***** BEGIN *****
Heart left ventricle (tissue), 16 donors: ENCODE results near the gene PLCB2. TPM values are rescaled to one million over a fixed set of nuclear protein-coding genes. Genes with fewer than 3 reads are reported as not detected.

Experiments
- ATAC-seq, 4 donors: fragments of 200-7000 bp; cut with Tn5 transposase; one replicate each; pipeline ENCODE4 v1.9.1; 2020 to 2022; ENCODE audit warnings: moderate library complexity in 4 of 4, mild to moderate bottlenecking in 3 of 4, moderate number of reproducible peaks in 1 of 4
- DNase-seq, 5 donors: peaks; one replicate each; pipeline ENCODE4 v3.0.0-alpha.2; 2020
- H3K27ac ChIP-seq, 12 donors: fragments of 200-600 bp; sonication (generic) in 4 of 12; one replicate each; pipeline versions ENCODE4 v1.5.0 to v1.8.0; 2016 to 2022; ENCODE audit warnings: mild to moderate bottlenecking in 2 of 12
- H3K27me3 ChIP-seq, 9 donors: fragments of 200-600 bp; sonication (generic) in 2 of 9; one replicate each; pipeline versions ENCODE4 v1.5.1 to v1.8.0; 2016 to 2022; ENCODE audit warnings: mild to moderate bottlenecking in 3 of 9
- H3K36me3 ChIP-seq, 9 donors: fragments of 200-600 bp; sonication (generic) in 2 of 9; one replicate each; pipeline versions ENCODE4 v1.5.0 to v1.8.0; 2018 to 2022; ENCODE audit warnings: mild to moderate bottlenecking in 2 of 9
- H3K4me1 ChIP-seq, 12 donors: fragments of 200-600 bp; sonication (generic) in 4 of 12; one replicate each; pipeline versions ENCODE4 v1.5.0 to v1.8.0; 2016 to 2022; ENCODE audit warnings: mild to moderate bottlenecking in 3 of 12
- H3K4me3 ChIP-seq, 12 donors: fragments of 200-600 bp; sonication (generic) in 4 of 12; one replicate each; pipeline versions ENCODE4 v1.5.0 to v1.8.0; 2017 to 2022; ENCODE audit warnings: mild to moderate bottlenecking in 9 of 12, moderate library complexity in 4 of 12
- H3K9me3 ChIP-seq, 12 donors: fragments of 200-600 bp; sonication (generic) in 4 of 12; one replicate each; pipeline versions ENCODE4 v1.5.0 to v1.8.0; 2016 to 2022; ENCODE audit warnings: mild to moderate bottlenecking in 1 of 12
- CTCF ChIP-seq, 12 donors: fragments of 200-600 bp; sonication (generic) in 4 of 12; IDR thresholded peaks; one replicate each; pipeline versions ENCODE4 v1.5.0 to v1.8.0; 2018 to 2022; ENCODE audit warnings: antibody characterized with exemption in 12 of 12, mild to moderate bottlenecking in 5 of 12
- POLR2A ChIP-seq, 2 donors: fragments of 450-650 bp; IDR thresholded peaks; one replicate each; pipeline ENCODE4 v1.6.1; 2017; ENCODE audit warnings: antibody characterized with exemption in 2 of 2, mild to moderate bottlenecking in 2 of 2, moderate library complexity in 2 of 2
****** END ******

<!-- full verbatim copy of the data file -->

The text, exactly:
Heart left ventricle (tissue), 16 donors: ENCODE results near the gene PLCB2. TPM values are rescaled to one million over a fixed set of nuclear protein-coding genes. Genes with fewer than 3 reads are reported as not detected.

Experiments
- ATAC-seq, 4 donors: fragments of 200-7000 bp; cut with Tn5 transposase; one replicate each; pipeline ENCODE4 v1.9.1; 2020 to 2022; ENCODE audit warnings: moderate library complexity in 4 of 4, mild to moderate bottlenecking in 3 of 4, moderate number of reproducible peaks in 1 of 4
- DNase-seq, 5 donors: peaks; one replicate each; pipeline ENCODE4 v3.0.0-alpha.2; 2020
- H3K27ac ChIP-seq, 12 donors: fragments of 200-600 bp; sonication (generic) in 4 of 12; one replicate each; pipeline versions ENCODE4 v1.5.0 to v1.8.0; 2016 to 2022; ENCODE audit warnings: mild to moderate bottlenecking in 2 of 12
- H3K27me3 ChIP-seq, 9 donors: fragments of 200-600 bp; sonication (generic) in 2 of 9; one replicate each; pipeline versions ENCODE4 v1.5.1 to v1.8.0; 2016 to 2022; ENCODE audit warnings: mild to moderate bottlenecking in 3 of 9
- H3K36me3 ChIP-seq, 9 donors: fragments of 200-600 bp; sonication (generic) in 2 of 9; one replicate each; pipeline versions ENCODE4 v1.5.0 to v1.8.0; 2018 to 2022; ENCODE audit warnings: mild to moderate bottlenecking in 2 of 9
- H3K4me1 ChIP-seq, 12 donors: fragments of 200-600 bp; sonication (generic) in 4 of 12; one replicate each; pipeline versions ENCODE4 v1.5.0 to v1.8.0; 2016 to 2022; ENCODE audit warnings: mild to moderate bottlenecking in 3 of 12
- H3K4me3 ChIP-seq, 12 donors: fragments of 200-600 bp; sonication (generic) in 4 of 12; one replicate each; pipeline versions ENCODE4 v1.5.0 to v1.8.0; 2017 to 2022; ENCODE audit warnings: mild to moderate bottlenecking in 9 of 12, moderate library complexity in 4 of 12
- H3K9me3 ChIP-seq, 12 donors: fragments of 200-600 bp; sonication (generic) in 4 of 12; one replicate each; pipeline versions ENCODE4 v1.5.0 to v1.8.0; 2016 to 2022; ENCODE audit warnings: mild to moderate bottlenecking in 1 of 12
- CTCF ChIP-seq, 12 donors: fragments of 200-600 bp; sonication (generic) in 4 of 12; IDR thresholded peaks; one replicate each; pipeline versions ENCODE4 v1.5.0 to v1.8.0; 2018 to 2022; ENCODE audit warnings: antibody characterized with exemption in 12 of 12, mild to moderate bottlenecking in 5 of 12
- POLR2A ChIP-seq, 2 donors: fragments of 450-650 bp; IDR thresholded peaks; one replicate each; pipeline ENCODE4 v1.6.1; 2017; ENCODE audit warnings: antibody characterized with exemption in 2 of 2, mild to moderate bottlenecking in 2 of 2, moderate library complexity in 2 of 2